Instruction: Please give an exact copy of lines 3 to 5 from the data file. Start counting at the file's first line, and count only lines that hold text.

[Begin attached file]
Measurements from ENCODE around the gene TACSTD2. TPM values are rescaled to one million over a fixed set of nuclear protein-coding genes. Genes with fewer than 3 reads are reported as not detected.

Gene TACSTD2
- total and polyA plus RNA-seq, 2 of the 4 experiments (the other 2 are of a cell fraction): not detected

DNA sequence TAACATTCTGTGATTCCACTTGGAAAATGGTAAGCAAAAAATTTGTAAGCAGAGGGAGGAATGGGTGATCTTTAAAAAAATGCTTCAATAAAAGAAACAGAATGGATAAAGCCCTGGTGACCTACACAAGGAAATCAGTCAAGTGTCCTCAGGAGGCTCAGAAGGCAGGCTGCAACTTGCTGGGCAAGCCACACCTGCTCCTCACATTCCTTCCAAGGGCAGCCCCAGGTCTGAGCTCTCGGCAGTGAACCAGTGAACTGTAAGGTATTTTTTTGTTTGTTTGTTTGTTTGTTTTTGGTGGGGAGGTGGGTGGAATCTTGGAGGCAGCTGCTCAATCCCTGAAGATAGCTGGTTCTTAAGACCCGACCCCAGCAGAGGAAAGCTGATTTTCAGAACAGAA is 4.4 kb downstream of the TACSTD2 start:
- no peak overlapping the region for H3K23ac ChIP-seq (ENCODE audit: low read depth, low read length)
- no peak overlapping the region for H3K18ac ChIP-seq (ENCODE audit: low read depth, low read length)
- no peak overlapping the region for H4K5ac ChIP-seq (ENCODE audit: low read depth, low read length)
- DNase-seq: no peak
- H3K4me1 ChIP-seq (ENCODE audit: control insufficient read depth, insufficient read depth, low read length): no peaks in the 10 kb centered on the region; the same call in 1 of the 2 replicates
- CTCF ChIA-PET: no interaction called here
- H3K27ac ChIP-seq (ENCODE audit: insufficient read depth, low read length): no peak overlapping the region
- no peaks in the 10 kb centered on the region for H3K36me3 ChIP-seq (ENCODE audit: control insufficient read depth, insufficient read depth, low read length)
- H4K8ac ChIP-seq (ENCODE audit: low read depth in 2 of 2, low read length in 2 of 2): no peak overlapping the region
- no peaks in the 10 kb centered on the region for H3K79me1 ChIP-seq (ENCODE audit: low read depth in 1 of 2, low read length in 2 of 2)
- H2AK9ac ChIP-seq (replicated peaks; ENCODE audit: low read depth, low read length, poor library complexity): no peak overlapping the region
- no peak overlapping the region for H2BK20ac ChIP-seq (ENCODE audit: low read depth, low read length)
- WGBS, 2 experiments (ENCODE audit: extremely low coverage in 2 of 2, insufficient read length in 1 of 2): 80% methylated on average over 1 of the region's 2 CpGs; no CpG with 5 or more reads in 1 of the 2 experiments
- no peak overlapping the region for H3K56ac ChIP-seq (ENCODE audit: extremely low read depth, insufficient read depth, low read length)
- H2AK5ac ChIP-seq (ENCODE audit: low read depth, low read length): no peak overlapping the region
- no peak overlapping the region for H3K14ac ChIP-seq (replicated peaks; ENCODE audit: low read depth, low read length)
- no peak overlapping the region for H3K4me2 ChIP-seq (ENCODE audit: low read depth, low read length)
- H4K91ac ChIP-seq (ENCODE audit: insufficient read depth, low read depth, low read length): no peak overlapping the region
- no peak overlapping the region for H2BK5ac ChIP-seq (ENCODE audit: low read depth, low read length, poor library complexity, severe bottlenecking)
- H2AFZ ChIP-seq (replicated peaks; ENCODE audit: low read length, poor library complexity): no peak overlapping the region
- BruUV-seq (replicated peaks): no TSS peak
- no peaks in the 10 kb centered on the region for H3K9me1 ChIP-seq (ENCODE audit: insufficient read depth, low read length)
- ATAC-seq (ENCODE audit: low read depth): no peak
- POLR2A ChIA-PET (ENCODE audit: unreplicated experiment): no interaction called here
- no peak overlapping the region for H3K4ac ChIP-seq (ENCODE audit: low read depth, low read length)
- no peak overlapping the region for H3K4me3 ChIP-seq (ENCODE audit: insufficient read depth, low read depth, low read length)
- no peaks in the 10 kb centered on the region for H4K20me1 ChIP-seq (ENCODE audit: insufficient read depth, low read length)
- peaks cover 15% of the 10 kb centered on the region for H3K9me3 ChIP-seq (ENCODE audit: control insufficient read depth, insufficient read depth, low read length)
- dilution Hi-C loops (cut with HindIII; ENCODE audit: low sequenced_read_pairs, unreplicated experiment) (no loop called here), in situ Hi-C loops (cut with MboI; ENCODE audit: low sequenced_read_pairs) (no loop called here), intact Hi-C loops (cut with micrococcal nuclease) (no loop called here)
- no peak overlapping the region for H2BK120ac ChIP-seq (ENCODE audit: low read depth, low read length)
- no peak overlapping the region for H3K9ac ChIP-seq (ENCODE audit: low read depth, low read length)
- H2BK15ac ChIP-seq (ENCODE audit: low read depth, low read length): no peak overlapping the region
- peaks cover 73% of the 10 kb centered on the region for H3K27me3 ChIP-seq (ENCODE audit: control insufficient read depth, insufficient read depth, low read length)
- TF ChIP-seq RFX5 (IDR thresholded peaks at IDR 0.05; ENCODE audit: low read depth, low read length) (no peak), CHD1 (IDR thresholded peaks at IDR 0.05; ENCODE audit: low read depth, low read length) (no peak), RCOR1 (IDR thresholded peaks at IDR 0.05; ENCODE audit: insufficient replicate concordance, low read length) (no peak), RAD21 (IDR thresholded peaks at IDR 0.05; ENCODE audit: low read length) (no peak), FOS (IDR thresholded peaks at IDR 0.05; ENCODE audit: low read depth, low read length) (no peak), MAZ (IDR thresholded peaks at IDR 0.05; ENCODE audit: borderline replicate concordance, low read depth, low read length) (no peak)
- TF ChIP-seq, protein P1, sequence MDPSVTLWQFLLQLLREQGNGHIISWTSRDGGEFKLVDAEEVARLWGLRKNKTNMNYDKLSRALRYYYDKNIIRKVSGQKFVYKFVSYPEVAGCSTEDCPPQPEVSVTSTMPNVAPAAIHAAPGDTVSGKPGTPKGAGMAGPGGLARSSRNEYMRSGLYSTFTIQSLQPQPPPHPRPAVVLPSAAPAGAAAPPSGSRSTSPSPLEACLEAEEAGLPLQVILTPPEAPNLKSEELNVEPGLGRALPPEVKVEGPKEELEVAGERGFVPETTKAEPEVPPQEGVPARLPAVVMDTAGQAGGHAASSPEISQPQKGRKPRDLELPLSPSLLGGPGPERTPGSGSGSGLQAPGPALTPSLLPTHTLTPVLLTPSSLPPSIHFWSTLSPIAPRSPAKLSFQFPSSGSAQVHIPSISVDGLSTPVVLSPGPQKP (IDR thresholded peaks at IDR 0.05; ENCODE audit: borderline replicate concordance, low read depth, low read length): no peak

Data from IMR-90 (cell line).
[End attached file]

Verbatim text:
- total and polyA plus RNA-seq, 2 of the 4 experiments (the other 2 are of a cell fraction): not detected

DNA sequence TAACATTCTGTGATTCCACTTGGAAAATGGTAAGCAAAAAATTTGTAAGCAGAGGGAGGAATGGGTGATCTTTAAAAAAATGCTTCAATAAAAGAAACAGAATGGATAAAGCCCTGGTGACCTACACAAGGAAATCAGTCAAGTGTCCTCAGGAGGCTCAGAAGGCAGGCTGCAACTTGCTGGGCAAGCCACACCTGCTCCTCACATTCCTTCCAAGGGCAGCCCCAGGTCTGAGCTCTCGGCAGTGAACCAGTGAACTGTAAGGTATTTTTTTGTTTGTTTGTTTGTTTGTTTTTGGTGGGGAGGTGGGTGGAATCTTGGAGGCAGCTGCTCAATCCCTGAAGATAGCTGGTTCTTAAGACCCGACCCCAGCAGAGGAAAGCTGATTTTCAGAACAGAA is 4.4 kb downstream of the TACSTD2 start:
- no peak overlapping the region for H3K23ac ChIP-seq (ENCODE audit: low read depth, low read length)